We did a staged reading at the Athena Film Festival at Barnard where the script won its first award, and we got Hope Davis (THE SECRET LIVES OF DENTISTS) to read June, and Gbenga Akkinagbe (THE WIRE) to read Daud, the PhD student, and Elena Kampouris (MEN, WOMEN, AND CHILDREN) read Celia, the daughter, and Laila Robins (HOMELAND) to read the missionary character. Claire had just 45 minutes with them, and it was incredible to watch them work. We could vividly see what the movie could be.

S&F: Were you interested in making a mother-daughter story in particular?

JH: I am completely obsessed by mother-daughter stories.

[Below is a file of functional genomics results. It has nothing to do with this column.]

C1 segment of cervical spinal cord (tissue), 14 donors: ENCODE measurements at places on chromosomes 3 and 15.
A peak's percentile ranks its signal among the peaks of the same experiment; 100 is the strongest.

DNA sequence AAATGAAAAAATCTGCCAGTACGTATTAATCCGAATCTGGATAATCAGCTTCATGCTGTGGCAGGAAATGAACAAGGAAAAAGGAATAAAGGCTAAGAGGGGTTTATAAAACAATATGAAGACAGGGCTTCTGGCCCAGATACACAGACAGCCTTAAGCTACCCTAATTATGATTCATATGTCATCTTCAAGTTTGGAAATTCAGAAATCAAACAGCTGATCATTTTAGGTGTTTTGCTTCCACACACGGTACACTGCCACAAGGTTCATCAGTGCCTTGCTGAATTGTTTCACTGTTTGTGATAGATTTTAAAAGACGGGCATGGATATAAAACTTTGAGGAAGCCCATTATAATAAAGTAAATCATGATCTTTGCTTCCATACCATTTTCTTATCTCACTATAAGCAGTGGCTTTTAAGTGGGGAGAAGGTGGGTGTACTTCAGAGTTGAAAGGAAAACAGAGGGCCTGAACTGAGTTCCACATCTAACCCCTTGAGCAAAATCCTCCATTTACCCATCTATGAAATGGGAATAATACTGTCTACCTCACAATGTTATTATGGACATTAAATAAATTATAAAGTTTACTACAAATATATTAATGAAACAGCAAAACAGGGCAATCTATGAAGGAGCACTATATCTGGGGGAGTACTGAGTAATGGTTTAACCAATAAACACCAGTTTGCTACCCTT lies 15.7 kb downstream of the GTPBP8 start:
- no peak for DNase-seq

S&F: What are some of your favorite stories?

JH: One of my favorite movies of all time is TERMS OF ENDEARMENT, and when we first spoke to Claire she brought up TERMS OF ENDEARMENT and OUT OF AFRICA. I really love the Elizabeth Strout book Amy and Isabelle—I think that is a really beautiful and heartbreaking mother-daughter story. There are not a ton of great mother-daughter stories in movies. Maybe I’m missing some…STEEL MAGNOLIAS is one. There is a Nora Ephron movie called THIS IS MY LIFE that is based on a Meg Wolitzer novel, This is Your Life, which I loved when I was a kid. There is this play The Effect of Gamma Rays on Man-in-the-Moon Marigolds, that had a big impact on me; I used to do a lot of theater and I worked on that play. It is about a very complicated mother-daughter relationship. I think it influenced me in a big way. The other one is The Glass Menagerie, which is probably my favorite play. There is a film version that is beautiful.